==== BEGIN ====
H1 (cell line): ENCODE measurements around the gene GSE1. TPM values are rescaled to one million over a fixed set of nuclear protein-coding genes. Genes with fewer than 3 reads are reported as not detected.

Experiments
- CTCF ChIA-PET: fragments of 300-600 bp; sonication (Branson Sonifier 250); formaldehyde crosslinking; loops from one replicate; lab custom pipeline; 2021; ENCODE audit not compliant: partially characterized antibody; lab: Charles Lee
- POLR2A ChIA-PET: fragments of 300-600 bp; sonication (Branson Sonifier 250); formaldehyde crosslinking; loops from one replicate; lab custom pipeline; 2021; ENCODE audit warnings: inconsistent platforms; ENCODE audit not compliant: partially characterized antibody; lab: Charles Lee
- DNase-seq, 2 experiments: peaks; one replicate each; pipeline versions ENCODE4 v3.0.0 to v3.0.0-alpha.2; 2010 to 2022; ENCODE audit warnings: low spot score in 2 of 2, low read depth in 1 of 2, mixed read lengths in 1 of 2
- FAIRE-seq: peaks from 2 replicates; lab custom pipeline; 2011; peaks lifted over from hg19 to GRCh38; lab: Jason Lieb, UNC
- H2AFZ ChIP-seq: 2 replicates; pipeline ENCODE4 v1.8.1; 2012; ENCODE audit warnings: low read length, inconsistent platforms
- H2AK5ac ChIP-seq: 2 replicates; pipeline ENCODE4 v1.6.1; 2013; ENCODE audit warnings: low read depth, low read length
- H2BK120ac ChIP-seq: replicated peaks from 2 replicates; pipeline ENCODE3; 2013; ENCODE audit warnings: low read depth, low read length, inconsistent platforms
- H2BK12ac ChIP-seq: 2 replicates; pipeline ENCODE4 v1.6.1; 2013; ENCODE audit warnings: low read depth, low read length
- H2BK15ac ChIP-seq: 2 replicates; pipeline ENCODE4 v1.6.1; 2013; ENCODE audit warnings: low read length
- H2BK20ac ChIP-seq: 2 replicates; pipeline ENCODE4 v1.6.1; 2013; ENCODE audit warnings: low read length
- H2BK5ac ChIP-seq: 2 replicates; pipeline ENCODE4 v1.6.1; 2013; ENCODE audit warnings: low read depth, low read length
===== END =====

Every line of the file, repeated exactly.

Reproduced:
H1 (cell line): ENCODE measurements around the gene GSE1. TPM values are rescaled to one million over a fixed set of nuclear protein-coding genes. Genes with fewer than 3 reads are reported as not detected.

Experiments
- CTCF ChIA-PET: fragments of 300-600 bp; sonication (Branson Sonifier 250); formaldehyde crosslinking; loops from one replicate; lab custom pipeline; 2021; ENCODE audit not compliant: partially characterized antibody; lab: Charles Lee
- POLR2A ChIA-PET: fragments of 300-600 bp; sonication (Branson Sonifier 250); formaldehyde crosslinking; loops from one replicate; lab custom pipeline; 2021; ENCODE audit warnings: inconsistent platforms; ENCODE audit not compliant: partially characterized antibody; lab: Charles Lee
- DNase-seq, 2 experiments: peaks; one replicate each; pipeline versions ENCODE4 v3.0.0 to v3.0.0-alpha.2; 2010 to 2022; ENCODE audit warnings: low spot score in 2 of 2, low read depth in 1 of 2, mixed read lengths in 1 of 2
- FAIRE-seq: peaks from 2 replicates; lab custom pipeline; 2011; peaks lifted over from hg19 to GRCh38; lab: Jason Lieb, UNC
- H2AFZ ChIP-seq: 2 replicates; pipeline ENCODE4 v1.8.1; 2012; ENCODE audit warnings: low read length, inconsistent platforms
- H2AK5ac ChIP-seq: 2 replicates; pipeline ENCODE4 v1.6.1; 2013; ENCODE audit warnings: low read depth, low read length
- H2BK120ac ChIP-seq: replicated peaks from 2 replicates; pipeline ENCODE3; 2013; ENCODE audit warnings: low read depth, low read length, inconsistent platforms
- H2BK12ac ChIP-seq: 2 replicates; pipeline ENCODE4 v1.6.1; 2013; ENCODE audit warnings: low read depth, low read length
- H2BK15ac ChIP-seq: 2 replicates; pipeline ENCODE4 v1.6.1; 2013; ENCODE audit warnings: low read length
- H2BK20ac ChIP-seq: 2 replicates; pipeline ENCODE4 v1.6.1; 2013; ENCODE audit warnings: low read length
- H2BK5ac ChIP-seq: 2 replicates; pipeline ENCODE4 v1.6.1; 2013; ENCODE audit warnings: low read depth, low read length